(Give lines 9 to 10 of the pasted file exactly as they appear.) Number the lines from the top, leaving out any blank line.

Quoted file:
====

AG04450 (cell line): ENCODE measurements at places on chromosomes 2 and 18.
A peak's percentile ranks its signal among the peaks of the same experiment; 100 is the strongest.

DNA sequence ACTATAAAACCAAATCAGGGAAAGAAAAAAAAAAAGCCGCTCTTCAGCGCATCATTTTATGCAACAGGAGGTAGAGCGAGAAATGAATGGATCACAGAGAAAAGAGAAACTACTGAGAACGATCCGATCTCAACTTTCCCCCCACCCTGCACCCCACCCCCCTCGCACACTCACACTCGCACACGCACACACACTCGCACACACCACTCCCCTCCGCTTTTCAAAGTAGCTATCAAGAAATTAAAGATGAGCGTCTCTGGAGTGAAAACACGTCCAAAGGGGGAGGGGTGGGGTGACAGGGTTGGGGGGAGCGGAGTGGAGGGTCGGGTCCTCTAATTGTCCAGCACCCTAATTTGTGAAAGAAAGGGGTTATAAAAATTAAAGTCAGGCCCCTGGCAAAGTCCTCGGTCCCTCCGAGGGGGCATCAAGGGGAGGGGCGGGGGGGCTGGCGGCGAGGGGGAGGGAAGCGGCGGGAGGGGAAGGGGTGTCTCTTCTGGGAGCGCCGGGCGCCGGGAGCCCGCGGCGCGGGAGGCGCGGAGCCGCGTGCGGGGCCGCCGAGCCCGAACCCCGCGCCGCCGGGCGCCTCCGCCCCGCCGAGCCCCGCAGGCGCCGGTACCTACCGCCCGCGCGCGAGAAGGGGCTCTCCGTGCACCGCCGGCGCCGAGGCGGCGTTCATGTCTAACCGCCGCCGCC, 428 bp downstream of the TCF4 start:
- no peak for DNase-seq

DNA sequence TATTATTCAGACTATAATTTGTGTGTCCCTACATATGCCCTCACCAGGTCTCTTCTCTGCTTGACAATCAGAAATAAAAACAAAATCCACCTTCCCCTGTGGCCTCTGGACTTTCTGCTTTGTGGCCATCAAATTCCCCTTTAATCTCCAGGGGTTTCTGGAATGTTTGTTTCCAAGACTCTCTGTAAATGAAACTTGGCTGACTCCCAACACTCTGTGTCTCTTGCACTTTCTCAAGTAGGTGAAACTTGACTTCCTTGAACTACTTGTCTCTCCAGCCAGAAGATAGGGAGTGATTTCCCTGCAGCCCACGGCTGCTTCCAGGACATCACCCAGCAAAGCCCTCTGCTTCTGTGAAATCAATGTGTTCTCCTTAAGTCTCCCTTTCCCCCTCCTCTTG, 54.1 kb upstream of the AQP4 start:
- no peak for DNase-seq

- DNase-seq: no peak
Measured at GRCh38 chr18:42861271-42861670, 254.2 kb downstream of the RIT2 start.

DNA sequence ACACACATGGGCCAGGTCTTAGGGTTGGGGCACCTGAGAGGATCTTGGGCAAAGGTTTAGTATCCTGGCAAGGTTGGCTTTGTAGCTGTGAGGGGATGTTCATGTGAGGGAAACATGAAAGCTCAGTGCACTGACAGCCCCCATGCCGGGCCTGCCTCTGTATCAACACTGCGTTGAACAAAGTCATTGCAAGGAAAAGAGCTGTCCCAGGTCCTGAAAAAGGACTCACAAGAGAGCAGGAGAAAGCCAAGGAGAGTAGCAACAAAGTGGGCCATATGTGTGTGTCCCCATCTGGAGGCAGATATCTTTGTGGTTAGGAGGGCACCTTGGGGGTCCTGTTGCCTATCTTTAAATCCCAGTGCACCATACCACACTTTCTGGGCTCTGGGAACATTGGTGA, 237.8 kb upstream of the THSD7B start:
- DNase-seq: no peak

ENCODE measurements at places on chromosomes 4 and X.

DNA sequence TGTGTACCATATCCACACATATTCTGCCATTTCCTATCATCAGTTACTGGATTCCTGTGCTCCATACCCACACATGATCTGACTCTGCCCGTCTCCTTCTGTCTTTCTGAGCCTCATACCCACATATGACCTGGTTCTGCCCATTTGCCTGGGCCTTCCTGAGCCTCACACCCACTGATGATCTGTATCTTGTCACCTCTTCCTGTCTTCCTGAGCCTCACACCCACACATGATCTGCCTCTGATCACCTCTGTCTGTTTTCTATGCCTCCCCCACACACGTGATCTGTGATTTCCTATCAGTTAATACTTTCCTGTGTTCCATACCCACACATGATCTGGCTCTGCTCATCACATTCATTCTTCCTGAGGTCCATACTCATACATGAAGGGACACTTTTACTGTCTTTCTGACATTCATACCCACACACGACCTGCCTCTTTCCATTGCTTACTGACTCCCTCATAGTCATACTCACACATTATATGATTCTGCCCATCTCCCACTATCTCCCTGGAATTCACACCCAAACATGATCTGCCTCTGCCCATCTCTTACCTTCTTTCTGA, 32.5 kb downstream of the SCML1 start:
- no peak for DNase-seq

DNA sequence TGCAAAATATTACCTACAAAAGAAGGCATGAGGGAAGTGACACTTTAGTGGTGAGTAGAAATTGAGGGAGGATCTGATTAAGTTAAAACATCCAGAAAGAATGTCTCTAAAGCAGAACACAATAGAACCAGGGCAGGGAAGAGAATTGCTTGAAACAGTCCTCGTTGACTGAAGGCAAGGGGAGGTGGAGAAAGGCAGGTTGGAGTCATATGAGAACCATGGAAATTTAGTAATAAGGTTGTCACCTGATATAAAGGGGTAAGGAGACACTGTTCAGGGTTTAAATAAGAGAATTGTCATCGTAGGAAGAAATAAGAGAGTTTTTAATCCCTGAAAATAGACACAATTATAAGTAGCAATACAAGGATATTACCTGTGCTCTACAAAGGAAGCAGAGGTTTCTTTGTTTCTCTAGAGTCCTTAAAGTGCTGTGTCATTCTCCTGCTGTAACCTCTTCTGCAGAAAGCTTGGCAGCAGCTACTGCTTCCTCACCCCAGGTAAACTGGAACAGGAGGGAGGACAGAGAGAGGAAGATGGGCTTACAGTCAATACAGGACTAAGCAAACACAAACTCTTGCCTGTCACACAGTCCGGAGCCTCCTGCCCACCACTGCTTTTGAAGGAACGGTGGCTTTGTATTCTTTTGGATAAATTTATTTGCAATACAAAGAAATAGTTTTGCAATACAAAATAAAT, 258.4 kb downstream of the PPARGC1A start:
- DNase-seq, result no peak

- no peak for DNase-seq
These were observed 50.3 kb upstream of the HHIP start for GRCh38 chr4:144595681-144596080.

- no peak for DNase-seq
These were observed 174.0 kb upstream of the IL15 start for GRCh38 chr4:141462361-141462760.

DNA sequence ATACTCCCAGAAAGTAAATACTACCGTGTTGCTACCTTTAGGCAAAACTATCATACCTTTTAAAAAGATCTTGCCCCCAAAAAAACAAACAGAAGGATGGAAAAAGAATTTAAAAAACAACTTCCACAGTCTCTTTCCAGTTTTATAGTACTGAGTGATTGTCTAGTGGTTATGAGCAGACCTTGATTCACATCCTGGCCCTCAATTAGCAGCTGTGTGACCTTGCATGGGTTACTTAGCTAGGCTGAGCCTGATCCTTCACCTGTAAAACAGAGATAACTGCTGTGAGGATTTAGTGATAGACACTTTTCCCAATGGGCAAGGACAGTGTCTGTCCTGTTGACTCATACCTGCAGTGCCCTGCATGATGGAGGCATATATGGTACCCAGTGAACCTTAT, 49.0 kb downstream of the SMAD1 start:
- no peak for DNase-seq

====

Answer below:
DNA sequence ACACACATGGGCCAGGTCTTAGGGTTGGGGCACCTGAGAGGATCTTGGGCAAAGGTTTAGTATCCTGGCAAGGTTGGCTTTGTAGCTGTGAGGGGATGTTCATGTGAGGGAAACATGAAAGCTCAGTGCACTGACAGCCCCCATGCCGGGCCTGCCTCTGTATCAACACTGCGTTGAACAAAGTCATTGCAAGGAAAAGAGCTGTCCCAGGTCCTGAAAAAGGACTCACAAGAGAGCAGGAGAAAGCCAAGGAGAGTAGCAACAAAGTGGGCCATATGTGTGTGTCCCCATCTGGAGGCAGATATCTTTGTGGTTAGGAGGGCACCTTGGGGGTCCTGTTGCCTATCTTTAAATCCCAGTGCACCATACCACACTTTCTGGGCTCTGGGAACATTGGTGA, 237.8 kb upstream of the THSD7B start:
- DNase-seq: no peak